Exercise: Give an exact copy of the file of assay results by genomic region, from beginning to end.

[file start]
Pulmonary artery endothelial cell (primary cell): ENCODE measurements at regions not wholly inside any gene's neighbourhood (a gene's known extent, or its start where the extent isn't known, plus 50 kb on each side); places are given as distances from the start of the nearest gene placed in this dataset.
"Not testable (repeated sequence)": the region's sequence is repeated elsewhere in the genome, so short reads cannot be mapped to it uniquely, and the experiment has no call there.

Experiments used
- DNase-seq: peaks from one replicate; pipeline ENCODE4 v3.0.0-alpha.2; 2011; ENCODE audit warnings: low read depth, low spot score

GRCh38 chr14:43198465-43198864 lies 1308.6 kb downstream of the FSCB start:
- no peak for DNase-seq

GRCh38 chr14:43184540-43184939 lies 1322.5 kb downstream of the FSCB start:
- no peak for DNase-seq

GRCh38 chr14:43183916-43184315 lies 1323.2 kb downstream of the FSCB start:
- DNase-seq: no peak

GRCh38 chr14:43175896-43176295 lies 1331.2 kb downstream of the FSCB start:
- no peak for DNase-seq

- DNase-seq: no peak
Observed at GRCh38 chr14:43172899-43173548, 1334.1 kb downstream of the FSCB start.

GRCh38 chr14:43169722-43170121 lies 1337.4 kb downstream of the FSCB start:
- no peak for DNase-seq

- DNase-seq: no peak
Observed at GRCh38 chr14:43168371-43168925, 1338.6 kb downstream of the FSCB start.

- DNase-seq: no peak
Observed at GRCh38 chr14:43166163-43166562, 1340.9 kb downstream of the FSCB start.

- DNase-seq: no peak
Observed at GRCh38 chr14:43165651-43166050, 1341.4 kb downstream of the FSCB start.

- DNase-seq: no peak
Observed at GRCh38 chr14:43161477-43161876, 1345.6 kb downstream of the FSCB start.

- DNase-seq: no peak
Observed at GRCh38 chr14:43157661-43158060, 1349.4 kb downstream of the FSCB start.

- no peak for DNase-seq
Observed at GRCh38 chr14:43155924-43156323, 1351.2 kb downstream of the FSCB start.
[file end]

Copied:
Pulmonary artery endothelial cell (primary cell): ENCODE measurements at regions not wholly inside any gene's neighbourhood (a gene's known extent, or its start where the extent isn't known, plus 50 kb on each side); places are given as distances from the start of the nearest gene placed in this dataset.
"Not testable (repeated sequence)": the region's sequence is repeated elsewhere in the genome, so short reads cannot be mapped to it uniquely, and the experiment has no call there.

Experiments used
- DNase-seq: peaks from one replicate; pipeline ENCODE4 v3.0.0-alpha.2; 2011; ENCODE audit warnings: low read depth, low spot score

GRCh38 chr14:43198465-43198864 lies 1308.6 kb downstream of the FSCB start:
- no peak for DNase-seq

GRCh38 chr14:43184540-43184939 lies 1322.5 kb downstream of the FSCB start:
- no peak for DNase-seq

GRCh38 chr14:43183916-43184315 lies 1323.2 kb downstream of the FSCB start:
- DNase-seq: no peak

GRCh38 chr14:43175896-43176295 lies 1331.2 kb downstream of the FSCB start:
- no peak for DNase-seq

- DNase-seq: no peak
Observed at GRCh38 chr14:43172899-43173548, 1334.1 kb downstream of the FSCB start.

GRCh38 chr14:43169722-43170121 lies 1337.4 kb downstream of the FSCB start:
- no peak for DNase-seq

- DNase-seq: no peak
Observed at GRCh38 chr14:43168371-43168925, 1338.6 kb downstream of the FSCB start.

- DNase-seq: no peak
Observed at GRCh38 chr14:43166163-43166562, 1340.9 kb downstream of the FSCB start.

- DNase-seq: no peak
Observed at GRCh38 chr14:43165651-43166050, 1341.4 kb downstream of the FSCB start.

- DNase-seq: no peak
Observed at GRCh38 chr14:43161477-43161876, 1345.6 kb downstream of the FSCB start.

- DNase-seq: no peak
Observed at GRCh38 chr14:43157661-43158060, 1349.4 kb downstream of the FSCB start.

- no peak for DNase-seq
Observed at GRCh38 chr14:43155924-43156323, 1351.2 kb downstream of the FSCB start.